Sign in with
Sign up | Sign in
Your question

Confusion over SSD. If you have one please comment.

Last response: in Overclocking
Share
September 23, 2010 9:24:32 AM

Hi,

I've looked at the benchmark comparisons of SSD'd on this site, but there is too much information. They list things like write speed, read speed, throughput read minimum and maximum, streaming read and write speed etc

I don't really know what a lot of this means, I read a review elsewhere that showed a normal 7200rpm hard drive booted windows in 58 seconds and that an SSD booted in 13 seconds.

Is this the main reason to get an SSD? so that I can boot windows faster?

I'f I'm currently using a Raptor 10,000rpm hard drive as my boot drive will i notice much difference. Also has anyone had experience with an SSD drive doing things like using PAR2 for paring files and also zip-7 for unzipping files? was it noticeably faster then a 7200 or 10000rpm hard drive.

I also get the impression that there are a few different types of SSD, i.e, you could look at say 5 100GB hard drives from different manufacturers and each one would perform at different speeds. At least with normal hard drives you can look at the RPM speed and the buffer size to get a good idea of performance, what do I look for with SSD drives?

Also, whats round the corner? I dont want to spend £150 on a drive today just to find they have some new memory type in a new drive next month that performes 25% better at the same price? Is there anything i should know about whats worth waiting for.

Finally, is the price gonna keep spiralling down, should i hang on another 2-3 months and save £50 or has the price drop slowed down alot?

If there's anything else you have experienced with them and think i should know, please tell me.

Thank you for reading.

More about : confusion ssd comment

September 23, 2010 12:54:23 PM

SSD's I got an 80GB Intel one in the computer at work. I use it as the primary HDD, and store all of my files, music, documents etc on a seperate 1TB SATA2. The SSD contains the OS (Windows 7 64), and all of the main programs. From pressing the power-on button to seeing a usable desktop with no more loading happening takes apprx 30 seconds. Which to me is fast.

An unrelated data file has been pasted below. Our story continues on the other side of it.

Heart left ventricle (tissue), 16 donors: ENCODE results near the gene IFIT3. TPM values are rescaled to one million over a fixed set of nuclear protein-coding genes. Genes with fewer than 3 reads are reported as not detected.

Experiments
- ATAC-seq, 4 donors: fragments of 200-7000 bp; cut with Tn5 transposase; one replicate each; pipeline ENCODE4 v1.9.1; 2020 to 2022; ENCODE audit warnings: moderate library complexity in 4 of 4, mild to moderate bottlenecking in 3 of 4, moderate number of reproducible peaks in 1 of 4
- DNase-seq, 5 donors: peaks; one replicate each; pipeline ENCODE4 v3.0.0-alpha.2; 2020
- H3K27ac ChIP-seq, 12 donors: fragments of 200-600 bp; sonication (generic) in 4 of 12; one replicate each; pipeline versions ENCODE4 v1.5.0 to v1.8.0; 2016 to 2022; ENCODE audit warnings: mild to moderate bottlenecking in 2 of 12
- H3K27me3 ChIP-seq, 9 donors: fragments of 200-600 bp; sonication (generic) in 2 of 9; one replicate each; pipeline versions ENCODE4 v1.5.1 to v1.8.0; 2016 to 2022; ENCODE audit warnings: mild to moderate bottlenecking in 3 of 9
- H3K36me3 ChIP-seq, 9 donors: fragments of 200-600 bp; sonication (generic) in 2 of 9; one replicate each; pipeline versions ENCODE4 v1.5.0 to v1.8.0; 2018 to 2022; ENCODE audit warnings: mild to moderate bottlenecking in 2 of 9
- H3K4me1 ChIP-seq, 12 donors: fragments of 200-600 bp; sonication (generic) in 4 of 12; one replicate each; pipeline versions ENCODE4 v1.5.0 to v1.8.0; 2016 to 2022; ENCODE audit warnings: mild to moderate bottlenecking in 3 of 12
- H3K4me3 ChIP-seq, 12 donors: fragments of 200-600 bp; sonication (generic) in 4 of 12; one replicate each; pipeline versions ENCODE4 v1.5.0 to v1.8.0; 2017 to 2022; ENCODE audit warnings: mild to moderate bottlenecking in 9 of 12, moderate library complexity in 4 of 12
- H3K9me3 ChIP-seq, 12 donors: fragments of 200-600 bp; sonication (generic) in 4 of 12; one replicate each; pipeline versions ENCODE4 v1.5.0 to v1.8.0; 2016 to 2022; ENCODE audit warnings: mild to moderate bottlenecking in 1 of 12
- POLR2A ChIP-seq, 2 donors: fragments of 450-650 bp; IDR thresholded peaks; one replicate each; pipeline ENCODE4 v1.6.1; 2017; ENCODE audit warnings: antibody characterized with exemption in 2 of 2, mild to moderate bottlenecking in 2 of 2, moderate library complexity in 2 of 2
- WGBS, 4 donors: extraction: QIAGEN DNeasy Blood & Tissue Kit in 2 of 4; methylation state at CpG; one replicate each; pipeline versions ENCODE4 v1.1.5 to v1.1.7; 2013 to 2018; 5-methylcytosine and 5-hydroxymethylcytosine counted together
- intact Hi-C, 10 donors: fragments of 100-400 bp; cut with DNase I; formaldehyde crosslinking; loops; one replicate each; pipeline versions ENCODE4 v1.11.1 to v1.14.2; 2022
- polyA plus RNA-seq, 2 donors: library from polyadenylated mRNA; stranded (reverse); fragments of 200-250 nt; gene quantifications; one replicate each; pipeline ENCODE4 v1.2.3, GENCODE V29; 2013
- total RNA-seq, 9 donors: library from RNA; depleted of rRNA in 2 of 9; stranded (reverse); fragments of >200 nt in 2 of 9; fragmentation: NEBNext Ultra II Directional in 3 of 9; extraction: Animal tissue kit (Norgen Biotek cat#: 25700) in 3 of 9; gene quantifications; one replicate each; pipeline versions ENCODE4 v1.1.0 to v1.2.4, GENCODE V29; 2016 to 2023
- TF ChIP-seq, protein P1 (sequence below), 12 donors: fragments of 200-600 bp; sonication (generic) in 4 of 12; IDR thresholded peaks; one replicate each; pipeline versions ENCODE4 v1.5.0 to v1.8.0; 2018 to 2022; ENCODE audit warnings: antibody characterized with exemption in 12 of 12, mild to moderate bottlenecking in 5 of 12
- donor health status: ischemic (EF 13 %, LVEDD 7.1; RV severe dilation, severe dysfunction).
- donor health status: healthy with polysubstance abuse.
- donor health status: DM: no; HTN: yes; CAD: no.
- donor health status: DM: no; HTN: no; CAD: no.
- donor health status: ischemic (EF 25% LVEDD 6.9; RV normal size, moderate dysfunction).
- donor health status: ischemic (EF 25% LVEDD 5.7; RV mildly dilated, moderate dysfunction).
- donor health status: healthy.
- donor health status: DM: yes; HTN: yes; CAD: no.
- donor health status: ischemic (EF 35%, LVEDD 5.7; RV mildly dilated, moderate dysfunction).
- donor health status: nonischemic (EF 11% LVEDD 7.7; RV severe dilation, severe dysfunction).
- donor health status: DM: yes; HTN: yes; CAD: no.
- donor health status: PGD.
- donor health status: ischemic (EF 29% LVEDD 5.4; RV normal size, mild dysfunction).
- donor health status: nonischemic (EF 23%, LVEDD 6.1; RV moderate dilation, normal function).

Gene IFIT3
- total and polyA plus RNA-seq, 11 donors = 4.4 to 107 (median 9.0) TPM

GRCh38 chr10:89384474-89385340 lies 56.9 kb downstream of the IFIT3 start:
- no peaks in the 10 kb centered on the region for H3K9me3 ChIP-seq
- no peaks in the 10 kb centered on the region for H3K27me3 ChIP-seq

SSD's have limited lifespan if you are always writing and then overwriting data. But I gether it's something like 10'000 writes before it will start to corrupt, which is quite a lot!

The price seems to have been decreasing slowly for a while.

I think you will notice a difference. My SSD does about 220Mb/s read speed, and Inotice that the OS and programs all load a lot faster than I was used to.

I think mine only has about 80Mb/s write speed though, so there are drives out there which are a lot faster.

My SSD came with instructions to NOT defragment it, as this would not increase the speed of the drive at all, and only decrease the life-span.
a b K Overclocking
September 23, 2010 2:28:20 PM

I have some things on a 150GB VelociRaptor and had to use it for a couple of days and thought to myself this is still quick I don't think it's that much slower than my 128 GB SSD. I switched back to the SSD after a few days and OMG what a difference, EVERYTHING is much quicker. Get an SSD when you can you won't regret it.
Related resources
a c 100 K Overclocking
September 23, 2010 6:43:42 PM

SSDs have better read and writes in all areas, but they really shine at random reads and writes because they have no moving parts so they take 0.1 milisecons to access random data, when a HDD needs to position the head and get the disk to align at the right spot.

Things won't necessarily run faster. Encoding video or zipping/unzipping are CPU bound. It's just data access is greatly improved so essentially any and all loading times are cut down big time. I have an 80gb Intel X25M SSD with Windows 7, Photoshop, iTunes, Starcraft 2, F1 2010, and a few other smaller boot up apps, and all these things are much improved (well, actually, F1 2010 doesn't seem to load faster but SC2 definitely does).

I keep most games, along with movies, music, pics, documents, and some OC software on my RAID 0 HDDs.
September 23, 2010 6:45:26 PM

thank you for your replies.

The life span thing make me a bit nervous, as i would not be just using it to boot, I'd want to use it as my download and par/zip drive too, so its gonna get around 500-600GB moved through it each month!. I guess this will shorten its lifespan very quickly. I'll instead consider getting a smaller 60-80 GB drive (originally i wanted to get 160GB), and using just as an operating system drive with my load up programs. This way i save some money and get a nice fast boot time and shut down i would hope.

I guess the industry is working hard to increase the life span of these drives as it would be a major turn off for people forking out good money just to have the system die on them randomly one day. I may hold out a bit longer and see how things play out. Your info has helped me reach this decision. Well that and the fact I went a bought a Sony Ericsson X10 Mini today on pay as you go, so i now have less money to waste :-)

-edit-

i'd replied as wolfram must have been typing, i might consider a RAID 0 then, its only gonna cost about £90 for a 1TB RAID 0 setup. and all in all i need fast read and write speeds, as a lot of time i'm parring/unparring and zipping/unzipping aswell as moving stuff about.
!